Breaking News: Detective Files Counter Claim Against Los Alamos County Council and Others

Los Alamos Det. Brian Schamber, center in gray shirt and tie, with his wife Zina Schamber and the senior command staff of the Los Alamos Police Department during a 2012 County Council meeting at the White Rock Fire Station in which police officials briefed council on the department’s master career plan. From left, former Commander Randy Foster who was recently terminated, Commander Scott Mills who is on leave, and back row from left, Commander Preston Ballew who is on medical leave, Commander Jason Wardlow Herrera and Det. Sgt. Oliver Morris. Police Chief Wayne Torpy, currently on sick leave, announced his retirement last month which is scheduled for early fall. Photo by Carol A. Clark/

Los Alamos Daily Post

Attorney John Day filed a counter claim in United States First District Court for the District of New Mexico in Albuquerque Tuesday in response to Los Alamos County Council’s complaint, filed May 17 in the same court, for a declaratory judgment against a local police detective.

Day filed the counter claim on behalf of his clients Los Alamos Police Det. Brian Schamber as a counter-plaintiff / defendant and his wife Zina Schamber as plaintiff in the action.

Defendants in the case include the Los Alamos County Police Department (LAPD), Los Alamos County Council, former Police Commander Randy Foster, Police Commander Scott Mills and Brian Schamber’s psychiatrist Gregory Baca, MD.

The suit claims that Brian Schamber was the victim of civil rights violations and state tort violations while employed at LAPD. Schamber, who went to work at LAPD November 2010, was diagnosed with bipolar disorder on or about June 2012, according to court documents. He also was diagnosed with obsessive-compulsive disorder (OCD.)

In December 2012, Foster and Mills were involved in having Schamber evaluated at Los Alamos Medical Center and the New Mexico Behavioral Health Institute (“NMBHI”) in Las Vegas, N.M., where he was held against his will, according to the documents. LAPD Chief Wayne Torpy was on sick leave and court documents state that Foster, as acting chief at the time, was terminated and Mills received disciplinary action.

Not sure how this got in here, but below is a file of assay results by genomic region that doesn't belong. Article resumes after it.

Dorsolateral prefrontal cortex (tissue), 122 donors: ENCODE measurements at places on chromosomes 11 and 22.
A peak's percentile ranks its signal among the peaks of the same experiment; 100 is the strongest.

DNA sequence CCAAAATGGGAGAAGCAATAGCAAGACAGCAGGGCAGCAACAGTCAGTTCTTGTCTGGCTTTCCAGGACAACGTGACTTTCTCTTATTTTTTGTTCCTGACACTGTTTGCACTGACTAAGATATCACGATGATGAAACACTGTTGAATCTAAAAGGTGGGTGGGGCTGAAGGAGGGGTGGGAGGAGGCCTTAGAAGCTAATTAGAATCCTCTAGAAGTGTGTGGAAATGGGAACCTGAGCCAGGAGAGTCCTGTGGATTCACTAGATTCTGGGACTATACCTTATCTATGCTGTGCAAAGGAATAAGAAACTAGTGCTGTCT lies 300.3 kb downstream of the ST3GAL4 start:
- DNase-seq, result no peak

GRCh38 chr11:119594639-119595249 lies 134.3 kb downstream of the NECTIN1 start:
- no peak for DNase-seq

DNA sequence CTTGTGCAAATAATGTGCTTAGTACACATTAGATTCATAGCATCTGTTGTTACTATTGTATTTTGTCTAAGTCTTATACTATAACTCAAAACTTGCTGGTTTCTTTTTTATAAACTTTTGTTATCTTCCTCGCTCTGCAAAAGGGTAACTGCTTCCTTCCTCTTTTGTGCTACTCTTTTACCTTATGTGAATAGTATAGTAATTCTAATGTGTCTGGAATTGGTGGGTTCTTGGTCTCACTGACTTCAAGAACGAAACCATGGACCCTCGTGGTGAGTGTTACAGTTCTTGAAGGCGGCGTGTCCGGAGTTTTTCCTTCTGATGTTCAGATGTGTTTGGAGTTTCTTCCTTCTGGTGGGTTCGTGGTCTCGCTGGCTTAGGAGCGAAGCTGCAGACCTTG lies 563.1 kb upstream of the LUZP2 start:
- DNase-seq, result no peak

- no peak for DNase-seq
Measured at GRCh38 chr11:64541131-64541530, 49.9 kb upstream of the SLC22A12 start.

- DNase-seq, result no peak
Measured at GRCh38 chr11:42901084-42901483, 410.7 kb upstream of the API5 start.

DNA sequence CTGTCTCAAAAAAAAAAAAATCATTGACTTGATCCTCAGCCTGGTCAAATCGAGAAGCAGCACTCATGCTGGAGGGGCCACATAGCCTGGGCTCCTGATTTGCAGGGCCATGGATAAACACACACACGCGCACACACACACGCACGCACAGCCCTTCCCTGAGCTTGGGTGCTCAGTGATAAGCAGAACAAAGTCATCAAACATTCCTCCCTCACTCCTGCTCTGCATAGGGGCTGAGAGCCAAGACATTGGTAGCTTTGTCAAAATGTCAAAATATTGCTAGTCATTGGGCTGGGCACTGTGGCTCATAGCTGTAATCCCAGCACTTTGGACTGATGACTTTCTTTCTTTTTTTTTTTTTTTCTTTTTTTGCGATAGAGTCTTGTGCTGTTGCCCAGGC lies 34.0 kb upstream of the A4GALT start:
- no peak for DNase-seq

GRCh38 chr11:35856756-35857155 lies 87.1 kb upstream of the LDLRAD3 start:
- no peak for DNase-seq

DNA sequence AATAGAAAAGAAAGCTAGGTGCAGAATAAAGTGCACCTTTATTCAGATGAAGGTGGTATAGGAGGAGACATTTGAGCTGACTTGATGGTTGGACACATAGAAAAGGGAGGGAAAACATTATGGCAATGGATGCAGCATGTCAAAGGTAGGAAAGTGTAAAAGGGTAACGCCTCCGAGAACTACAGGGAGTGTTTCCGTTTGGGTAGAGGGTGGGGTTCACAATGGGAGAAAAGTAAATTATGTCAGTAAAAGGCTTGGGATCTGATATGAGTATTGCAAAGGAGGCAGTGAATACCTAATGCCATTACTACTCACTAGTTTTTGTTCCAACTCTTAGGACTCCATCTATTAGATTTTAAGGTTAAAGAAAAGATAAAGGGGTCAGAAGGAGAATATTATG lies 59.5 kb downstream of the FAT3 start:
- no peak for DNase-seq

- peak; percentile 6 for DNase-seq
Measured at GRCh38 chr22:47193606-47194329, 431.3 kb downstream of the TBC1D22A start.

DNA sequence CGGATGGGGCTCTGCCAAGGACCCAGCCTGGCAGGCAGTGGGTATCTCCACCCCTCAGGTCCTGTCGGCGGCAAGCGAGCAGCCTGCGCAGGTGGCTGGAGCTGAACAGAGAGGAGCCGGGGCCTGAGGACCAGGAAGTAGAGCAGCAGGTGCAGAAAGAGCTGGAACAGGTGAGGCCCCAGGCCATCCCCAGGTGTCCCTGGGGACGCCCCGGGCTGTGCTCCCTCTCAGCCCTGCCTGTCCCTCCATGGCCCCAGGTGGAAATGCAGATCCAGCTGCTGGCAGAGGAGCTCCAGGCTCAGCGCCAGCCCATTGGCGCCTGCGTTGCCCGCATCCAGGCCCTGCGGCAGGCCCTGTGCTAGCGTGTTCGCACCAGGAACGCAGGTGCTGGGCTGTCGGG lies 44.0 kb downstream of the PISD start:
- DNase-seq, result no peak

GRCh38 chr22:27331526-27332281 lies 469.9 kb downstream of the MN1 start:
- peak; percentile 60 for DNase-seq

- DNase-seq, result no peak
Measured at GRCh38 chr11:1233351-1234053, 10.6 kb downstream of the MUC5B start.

In response to a request for comment, Los Alamos County spokesperson Julie Habiger told the Los Alamos Daily Post this afternoon, “The County does not comment on pending litigation.”

Day issued the following statement today, “Brian Schamber is a dedicated Los Alamos police officer who was illegally and improperly committed to a psychiatric facility by his supervisors. At every step of the way, when Los Alamos county government had an opportunity to do the right thing for Brian and his family to atone for their illegal actions, the county government has chosen to do the opposite.”

Attorney Jamie Sullivan is representing the County in this matter and explained the County’s position during an interview today.

“We referred him for evaluation because he had been diagnosed with OCD and bipolar disorder and he had made some frightening comments to officers and we thought he should be evaluated,” Sullivan said. “All sides agree that since he has been cleared for duty and can carry a gun that he should come back to work.”

The difference in positions, Sullivan said, is that Schamber’s claim states that he was wrongfully committed – whereas the County’s position is that he was not committed but rather evaluated.

The Schambers are demanding a trial by jury for all issues so triable as well as judgment against the defendants as follows:

  • Compensatory damages, including front pay, loss of earnings, loss of benefits, loss of promotional opportunities, loss of career opportunities, lost earning capacity, loss of consortium, emotional distress, and other consequential, incidental and special damages, under any or all of the causes of action, in an amount to be determined at trial; of this cause;
  • Punitive and exemplary damages under the claims set forth herein against the individual defendants in their individual capacities and as Los Alamos County employees and/or makers of final policy, in an amount to be determined at trial in this cause;
  • Prejudgment and post judgment interest, all in amounts to be determined according to law; 
  • Reasonable costs and attorney’s fees incurred in bringing this action; and
  • Such further relief as the Court deems just and proper.

Check back at for more on this developing story.

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